A tall, white-bearded man dressed in a wool toque and big sweater waves his arms around while describing the tales of Greek gods and their adventures as they play out in Toronto’s night sky.
Although the clouds block the view, it doesn’t stop Guy Nason from getting the word out about the planets and stars.
“It is an opportunity to talk about light pollution,” Nason said. “It is at the heart of all astronomy, especially urban astronomy.”
Two thousand people gathered at the Ontario Science Centre to help celebrate the third annual Earth Hour on Mar. 27.
The Royal Astronomical Society of Canada (RASC) participated in the event. For Nason, a member of RASC for 25 years, the event was a chance to plant the seed of interest and to get the word out about one of the biggest issues for astronomers today.
He says it’s necessary to drive an hour from Toronto before reaching a dark enough sky for proper viewing
According the Nason, Torontonians have not been able to see the Milky Way, the galaxy containing the Earth and the sun, since the 1980s. He suggested that light pollution has become an even larger problem for society.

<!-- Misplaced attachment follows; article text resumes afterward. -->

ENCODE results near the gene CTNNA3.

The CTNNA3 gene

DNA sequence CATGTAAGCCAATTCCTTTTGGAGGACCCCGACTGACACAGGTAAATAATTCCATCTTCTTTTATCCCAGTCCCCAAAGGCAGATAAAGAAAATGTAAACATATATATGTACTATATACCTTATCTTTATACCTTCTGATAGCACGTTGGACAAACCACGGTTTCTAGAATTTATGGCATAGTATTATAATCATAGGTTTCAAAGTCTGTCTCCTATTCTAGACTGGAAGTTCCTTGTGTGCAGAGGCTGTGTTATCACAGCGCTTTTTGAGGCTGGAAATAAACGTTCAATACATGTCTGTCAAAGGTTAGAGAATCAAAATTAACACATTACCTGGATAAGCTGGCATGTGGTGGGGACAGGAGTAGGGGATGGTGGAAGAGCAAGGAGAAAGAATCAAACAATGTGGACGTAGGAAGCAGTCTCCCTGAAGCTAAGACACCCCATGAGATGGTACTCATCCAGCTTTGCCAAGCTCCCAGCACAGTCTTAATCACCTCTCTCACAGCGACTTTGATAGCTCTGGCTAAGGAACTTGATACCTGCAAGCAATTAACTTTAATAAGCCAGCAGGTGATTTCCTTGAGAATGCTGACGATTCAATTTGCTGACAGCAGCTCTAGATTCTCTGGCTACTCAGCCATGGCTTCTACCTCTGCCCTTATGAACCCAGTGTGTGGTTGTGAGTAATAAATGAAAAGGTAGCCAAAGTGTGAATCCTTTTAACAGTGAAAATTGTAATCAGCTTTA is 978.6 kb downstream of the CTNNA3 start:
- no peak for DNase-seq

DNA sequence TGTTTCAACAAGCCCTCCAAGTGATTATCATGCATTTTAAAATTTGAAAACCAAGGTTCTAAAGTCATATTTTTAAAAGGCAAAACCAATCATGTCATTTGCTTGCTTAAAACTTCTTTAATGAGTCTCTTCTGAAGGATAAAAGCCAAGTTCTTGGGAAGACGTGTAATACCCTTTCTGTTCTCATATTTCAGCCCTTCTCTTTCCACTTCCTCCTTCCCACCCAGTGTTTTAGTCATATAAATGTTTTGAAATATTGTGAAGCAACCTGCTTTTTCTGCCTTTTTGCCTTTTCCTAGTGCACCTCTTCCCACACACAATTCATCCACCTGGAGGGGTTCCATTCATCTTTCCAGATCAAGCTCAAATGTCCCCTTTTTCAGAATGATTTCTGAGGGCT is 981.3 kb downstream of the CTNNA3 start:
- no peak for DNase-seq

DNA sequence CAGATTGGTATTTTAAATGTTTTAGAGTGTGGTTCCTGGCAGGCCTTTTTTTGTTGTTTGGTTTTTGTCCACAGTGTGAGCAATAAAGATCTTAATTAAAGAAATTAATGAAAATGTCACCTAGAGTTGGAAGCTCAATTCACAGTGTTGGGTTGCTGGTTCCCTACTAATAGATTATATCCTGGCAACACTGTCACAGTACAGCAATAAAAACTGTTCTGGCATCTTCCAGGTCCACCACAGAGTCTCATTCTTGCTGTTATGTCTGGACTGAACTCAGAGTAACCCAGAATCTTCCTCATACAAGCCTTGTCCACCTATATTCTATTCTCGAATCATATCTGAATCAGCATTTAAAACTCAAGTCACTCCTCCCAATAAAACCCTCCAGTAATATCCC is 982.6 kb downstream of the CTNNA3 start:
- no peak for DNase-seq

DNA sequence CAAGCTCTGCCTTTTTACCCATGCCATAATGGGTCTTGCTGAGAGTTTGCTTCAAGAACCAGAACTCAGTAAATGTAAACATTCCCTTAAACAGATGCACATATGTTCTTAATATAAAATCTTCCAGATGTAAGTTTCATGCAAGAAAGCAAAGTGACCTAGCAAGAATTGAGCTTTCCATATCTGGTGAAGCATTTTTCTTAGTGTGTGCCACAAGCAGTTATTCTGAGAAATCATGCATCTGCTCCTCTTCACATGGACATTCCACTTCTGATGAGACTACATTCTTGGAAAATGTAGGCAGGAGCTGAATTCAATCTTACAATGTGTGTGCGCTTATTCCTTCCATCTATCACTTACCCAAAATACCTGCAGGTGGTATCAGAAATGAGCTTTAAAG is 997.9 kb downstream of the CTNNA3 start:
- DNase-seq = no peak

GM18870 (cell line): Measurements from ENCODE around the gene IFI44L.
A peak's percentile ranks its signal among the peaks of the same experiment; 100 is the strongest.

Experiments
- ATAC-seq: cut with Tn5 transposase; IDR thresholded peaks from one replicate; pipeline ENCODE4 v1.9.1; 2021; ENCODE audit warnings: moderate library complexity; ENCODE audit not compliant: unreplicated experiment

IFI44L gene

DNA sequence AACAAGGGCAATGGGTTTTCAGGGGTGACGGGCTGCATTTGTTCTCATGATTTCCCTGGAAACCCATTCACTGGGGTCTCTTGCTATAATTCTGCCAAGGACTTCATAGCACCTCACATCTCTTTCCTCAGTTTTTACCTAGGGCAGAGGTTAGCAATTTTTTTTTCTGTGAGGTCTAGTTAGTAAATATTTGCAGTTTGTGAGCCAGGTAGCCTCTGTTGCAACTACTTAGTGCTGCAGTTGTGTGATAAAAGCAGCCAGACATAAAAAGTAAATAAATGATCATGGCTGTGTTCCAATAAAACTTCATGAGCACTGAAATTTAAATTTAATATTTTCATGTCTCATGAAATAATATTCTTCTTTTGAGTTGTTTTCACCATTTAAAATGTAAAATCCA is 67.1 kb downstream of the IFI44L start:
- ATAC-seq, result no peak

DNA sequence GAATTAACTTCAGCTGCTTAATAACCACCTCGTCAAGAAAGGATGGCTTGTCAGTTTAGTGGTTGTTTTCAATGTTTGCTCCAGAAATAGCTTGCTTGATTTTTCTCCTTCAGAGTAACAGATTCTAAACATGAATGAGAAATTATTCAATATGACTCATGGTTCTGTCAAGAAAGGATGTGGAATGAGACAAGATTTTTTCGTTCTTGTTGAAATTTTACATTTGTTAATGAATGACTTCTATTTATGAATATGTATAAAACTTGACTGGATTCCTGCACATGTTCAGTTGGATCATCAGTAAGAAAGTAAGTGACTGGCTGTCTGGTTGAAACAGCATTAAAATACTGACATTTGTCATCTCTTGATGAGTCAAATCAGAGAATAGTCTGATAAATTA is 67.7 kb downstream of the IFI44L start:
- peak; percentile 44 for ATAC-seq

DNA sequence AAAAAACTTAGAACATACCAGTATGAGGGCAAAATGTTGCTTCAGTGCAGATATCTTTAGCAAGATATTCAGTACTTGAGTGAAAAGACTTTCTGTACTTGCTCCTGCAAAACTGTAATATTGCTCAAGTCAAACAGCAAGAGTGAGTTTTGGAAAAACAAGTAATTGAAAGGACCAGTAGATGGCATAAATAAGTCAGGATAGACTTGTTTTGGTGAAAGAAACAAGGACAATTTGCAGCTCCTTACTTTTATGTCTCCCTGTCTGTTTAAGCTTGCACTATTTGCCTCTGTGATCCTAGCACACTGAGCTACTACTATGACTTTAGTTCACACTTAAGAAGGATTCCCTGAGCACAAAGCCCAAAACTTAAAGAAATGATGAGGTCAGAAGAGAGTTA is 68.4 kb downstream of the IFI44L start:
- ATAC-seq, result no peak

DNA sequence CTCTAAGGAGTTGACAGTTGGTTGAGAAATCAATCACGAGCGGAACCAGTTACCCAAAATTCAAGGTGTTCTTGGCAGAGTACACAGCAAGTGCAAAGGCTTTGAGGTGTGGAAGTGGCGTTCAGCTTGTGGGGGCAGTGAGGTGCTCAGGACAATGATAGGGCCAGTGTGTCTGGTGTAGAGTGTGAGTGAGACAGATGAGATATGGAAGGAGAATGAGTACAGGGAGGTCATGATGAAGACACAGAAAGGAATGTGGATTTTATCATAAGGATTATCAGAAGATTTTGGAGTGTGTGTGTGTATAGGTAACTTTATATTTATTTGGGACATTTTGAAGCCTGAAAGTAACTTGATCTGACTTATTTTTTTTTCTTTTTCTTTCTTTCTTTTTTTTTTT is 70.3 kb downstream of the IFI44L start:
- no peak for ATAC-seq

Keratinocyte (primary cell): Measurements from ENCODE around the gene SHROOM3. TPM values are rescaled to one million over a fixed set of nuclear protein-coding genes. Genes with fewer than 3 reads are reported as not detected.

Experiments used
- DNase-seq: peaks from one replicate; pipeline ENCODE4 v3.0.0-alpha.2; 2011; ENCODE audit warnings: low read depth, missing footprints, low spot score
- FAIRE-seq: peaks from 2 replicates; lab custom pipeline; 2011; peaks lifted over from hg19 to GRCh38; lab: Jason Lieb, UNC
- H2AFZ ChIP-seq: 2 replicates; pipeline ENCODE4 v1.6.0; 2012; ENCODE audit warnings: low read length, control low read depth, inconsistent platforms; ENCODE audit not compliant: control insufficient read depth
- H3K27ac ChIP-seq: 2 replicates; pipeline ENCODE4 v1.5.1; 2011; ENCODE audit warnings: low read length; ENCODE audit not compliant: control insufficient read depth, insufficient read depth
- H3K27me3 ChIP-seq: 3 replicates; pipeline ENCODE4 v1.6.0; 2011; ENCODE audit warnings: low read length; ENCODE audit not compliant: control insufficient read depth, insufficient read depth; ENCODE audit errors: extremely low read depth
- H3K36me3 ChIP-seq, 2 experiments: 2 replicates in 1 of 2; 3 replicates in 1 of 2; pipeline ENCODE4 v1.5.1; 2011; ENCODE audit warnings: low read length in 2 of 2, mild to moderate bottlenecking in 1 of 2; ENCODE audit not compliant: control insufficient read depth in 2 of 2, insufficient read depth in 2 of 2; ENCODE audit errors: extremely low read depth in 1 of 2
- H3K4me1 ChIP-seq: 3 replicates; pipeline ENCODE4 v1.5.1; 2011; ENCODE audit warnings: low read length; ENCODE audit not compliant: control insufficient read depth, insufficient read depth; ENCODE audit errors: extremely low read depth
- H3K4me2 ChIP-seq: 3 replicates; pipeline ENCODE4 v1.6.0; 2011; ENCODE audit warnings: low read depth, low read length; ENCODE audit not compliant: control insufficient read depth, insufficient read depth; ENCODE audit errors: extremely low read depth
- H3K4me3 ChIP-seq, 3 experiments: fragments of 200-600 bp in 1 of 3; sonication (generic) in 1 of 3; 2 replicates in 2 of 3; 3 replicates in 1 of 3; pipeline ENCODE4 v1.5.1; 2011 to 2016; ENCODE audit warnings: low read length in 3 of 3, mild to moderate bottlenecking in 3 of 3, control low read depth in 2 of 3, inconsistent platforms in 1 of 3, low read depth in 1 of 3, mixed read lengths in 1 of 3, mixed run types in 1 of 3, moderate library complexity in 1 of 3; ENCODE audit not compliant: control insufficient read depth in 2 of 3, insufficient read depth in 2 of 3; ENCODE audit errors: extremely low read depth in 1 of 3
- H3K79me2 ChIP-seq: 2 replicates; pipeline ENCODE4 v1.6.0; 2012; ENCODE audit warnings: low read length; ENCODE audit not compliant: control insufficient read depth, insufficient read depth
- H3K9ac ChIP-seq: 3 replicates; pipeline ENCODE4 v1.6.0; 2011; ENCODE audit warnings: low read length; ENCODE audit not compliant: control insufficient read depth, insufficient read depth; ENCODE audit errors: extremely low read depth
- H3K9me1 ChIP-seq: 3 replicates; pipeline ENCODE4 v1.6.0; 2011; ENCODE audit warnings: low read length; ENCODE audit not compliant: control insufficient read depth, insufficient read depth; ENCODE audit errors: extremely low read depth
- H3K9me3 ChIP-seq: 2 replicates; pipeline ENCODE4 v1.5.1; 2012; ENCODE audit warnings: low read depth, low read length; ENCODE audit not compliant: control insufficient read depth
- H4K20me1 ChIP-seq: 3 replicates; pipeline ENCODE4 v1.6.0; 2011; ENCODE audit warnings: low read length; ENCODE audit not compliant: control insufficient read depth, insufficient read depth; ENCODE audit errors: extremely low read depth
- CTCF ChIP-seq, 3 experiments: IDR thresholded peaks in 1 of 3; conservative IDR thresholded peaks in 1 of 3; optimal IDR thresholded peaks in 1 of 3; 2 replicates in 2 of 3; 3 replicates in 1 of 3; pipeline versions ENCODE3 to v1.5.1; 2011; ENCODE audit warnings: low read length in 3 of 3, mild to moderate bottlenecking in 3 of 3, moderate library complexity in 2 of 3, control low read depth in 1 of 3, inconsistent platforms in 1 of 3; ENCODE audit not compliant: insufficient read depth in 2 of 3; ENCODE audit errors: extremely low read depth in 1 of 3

“We are disconnecting from our heritage and in Toronto especially,” Nason said.
He said humankind’s ancestors lived by the stars through things such as navigation, cultural storytelling and spiritual worship.
“So when we lose the stars, we lose that connection with our histories, all of our histories,” he said.
Sara Poirier agreed. She’s the astronomy expert at the Science Centre
“Two-thirds of the world has never seen the aura borealis,” Poirier said.
Also known as the northern lights, the aura borealis requires a fairly dark sky for viewing, Poirier said. Its waves of colour dance across the night sky and have become an integral part of Canada’s folklore, especially among indigenous cultures.
Earth Hour activities took place across the GTA between 8:30 and 9:30 p.m. EDT